Recommendation for sensors

Hi All

I have been looking around for wired (ethernet or other) solutions for movement and lux sensors (ideally bundled together) but could not find any commercially available ones.

The same goes for door and window sensors.

While building/ renovating a house I’d prefer to go the wired route to avoid connectivity/ interference and battery issues.

Any suggestions would be welcome.

TIA

Door and window contacts are just reed switches, and they exist in wired versions.
But they need to be connected to something that understands the signals.
A wired window/door contact with “brains” is not realistic.
The wires need to send the data in s form that the receiver understands.

I believe you need to DIY this if you want it wired.

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I guess if all the wires come to a central location then an array of sonoff mini/ shelly could do the trick.
Not wired for sure but ensuring connectivity in one central location is far easier than when the sensors are distributed.
And also no batteries!
Suppose then if I want to also use this as security I’d need to ensure that all this runs off a UPS

I used these connected to the alarm panel when installing new windows

You could I suppose connect via esp32 but will need some filtering in the input. Be easier to use a decent panel then if that with ha. I’m not a fan of security reliant on ha but that’s another duscussion

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Not sure about if that will work.
Cables have resistance and the longer and thinner the cable is the more voltage drop you will get.
I have never tried it but I believe that the length of wire you will need to wire it all to a central location will mean you need a higher voltage.
A voltage that could be to much for ESP 8266/32.

Get a long wire and test it before you mount it all.
Not sure why you want a sonoff or shelly though? Use a ESP board. That way you have all the pins available at less cost.

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Hi @versigo

Thanks for your suggestion but £45 for a reed sensor is quite hefty - what’s special about it?

Is it a vibration sensor too?

Hi @Hellis81

Didn’t think about voltage drop … but how do conventional alarm panels deal with the same issue? They all tend to work on 12v

Good idea about ESP … I’ll have to upskill myself on that!

I don’t know what voltage they had, but these days they are all wireless.
I would guess at least 12 volt.

One ESP could probably cover one room without any issues with voltage drop.
Before you start building, think about what else you want in each room now that you will add a ESP in each room.

Temperature?
Motion?
IR receiver/transmitter?

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HI @VimalO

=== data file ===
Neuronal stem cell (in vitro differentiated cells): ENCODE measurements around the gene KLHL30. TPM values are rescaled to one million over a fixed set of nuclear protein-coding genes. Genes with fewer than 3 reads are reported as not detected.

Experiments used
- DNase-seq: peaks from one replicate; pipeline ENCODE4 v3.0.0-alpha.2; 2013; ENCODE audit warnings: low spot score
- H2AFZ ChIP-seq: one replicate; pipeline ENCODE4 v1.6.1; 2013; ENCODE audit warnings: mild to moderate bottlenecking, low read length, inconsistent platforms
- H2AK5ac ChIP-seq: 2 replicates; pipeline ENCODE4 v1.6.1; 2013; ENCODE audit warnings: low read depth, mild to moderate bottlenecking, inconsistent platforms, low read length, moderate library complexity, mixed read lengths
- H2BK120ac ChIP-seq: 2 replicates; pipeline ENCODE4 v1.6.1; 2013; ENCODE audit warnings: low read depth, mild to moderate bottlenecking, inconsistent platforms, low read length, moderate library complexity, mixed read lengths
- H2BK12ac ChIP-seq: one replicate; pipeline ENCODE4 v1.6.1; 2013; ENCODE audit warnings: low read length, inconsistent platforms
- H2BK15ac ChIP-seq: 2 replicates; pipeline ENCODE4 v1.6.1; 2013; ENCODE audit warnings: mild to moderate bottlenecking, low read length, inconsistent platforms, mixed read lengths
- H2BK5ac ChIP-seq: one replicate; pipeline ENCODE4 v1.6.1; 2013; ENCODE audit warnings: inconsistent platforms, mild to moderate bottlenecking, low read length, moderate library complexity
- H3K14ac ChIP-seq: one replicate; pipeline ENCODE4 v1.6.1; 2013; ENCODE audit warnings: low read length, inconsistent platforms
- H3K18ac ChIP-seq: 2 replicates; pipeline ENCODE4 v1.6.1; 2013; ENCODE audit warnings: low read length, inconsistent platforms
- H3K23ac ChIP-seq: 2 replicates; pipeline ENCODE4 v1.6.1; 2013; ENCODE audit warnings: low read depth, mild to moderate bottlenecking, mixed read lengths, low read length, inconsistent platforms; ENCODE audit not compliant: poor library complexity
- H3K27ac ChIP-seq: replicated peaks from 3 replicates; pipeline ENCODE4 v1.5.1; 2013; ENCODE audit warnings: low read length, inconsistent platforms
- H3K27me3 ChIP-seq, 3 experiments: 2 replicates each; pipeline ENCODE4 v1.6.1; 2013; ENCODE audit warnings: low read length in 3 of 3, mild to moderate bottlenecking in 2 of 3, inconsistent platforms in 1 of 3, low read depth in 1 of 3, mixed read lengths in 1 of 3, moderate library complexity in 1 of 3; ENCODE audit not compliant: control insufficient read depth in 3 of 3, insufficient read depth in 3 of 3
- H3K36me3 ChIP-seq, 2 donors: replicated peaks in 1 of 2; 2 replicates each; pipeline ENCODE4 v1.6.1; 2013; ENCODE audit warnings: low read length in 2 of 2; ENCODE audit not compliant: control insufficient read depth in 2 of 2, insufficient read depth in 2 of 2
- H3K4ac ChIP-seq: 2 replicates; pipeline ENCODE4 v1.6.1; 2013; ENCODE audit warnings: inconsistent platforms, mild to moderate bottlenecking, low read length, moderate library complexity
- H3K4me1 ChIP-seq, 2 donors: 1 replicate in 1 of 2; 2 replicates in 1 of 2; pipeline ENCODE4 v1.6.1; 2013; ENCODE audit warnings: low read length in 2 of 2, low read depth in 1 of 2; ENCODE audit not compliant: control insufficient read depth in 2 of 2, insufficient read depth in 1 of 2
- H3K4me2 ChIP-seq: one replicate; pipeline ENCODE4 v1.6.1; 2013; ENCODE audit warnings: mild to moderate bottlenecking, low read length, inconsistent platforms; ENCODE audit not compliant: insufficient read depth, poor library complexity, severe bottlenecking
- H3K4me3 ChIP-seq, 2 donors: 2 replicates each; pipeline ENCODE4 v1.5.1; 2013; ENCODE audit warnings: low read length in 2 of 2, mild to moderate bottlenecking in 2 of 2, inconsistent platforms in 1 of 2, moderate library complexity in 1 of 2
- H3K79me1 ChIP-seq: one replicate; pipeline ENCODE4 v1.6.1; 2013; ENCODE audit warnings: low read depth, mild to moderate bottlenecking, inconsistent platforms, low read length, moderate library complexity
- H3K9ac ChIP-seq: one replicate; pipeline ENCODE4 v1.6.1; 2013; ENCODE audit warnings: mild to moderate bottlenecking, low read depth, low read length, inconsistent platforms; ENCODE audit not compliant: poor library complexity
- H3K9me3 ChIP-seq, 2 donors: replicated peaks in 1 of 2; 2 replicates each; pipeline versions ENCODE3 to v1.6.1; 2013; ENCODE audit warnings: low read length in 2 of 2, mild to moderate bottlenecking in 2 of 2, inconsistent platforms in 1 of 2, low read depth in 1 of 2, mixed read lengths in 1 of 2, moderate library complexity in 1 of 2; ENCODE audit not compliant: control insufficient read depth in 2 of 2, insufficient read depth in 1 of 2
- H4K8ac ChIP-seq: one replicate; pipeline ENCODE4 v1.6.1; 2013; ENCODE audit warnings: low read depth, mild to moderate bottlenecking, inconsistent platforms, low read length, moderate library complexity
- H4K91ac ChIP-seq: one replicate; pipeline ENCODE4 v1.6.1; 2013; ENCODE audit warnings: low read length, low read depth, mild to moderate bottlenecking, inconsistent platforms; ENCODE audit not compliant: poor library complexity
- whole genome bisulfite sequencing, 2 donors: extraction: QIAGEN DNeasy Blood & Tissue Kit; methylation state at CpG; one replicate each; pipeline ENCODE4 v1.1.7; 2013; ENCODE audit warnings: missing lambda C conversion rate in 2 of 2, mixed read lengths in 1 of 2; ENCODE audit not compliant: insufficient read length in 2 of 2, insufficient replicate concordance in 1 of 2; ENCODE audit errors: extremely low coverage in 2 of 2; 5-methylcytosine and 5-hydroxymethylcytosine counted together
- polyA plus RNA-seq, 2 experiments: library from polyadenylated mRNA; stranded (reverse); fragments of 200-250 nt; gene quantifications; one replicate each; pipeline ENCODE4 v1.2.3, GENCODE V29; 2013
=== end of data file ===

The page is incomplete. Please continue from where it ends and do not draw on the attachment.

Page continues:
No but it was a colour match for me.
Im a security installer by trade so know a bit about how to wire them etc
standard cheapy contacts such as this might be better
Secware Surface Contact White - Security Warehouse - £0.80

Regarding the volt drop and filtering etc. As above I have all my alarm detection connected to a control panel. I use HKC and link it to my HA with an esp32. I use my alarm for presence detection (ie if the alarm is armed fully everyone is out, if its night armed we are all in bed etc.
Filtering on inputs (is a reg requirement too) is between 300 and 800ms. This could be set in an esp32 but my alarm is standalone, ie operates on its own with 24 hour battery standby and is not reliant on cloud or HA to operate. I use a dual path communicator (ethernet and gsm) to signal alarms so regardless of what happens at home i know my alarm (and cctv with a lower standby time) are always working. I dont allow my HA to disarm the alarm but do have automations to arm.

I also use the movement sensors to turn heating of in unused rooms (i have my kids every other weekend so the other bedrooms dont need to be at ‘comfort’ temp)
Also use the door contacts for heating and lighting control, ie external door left open for 4 mins turn the heating off, if sun is set and door opens turn on the patio lights etc.

Volt drop on the circuit wont be a concern on an intruder panel as long as the run is less than 1000m with alarm cable. However if powering sensors its an issue at that length but if a normal house it wont be a problem. But higher current devices such as sounders and keypads maybe.
I have a magnetic lock on my shed door (so i can say ‘alexa open the shed door’ when i need something from the freezer. This has a peak demand of approx 500mA i have powered this locally as volt drop would be a concern and if the voltage is low the lock will be weak.

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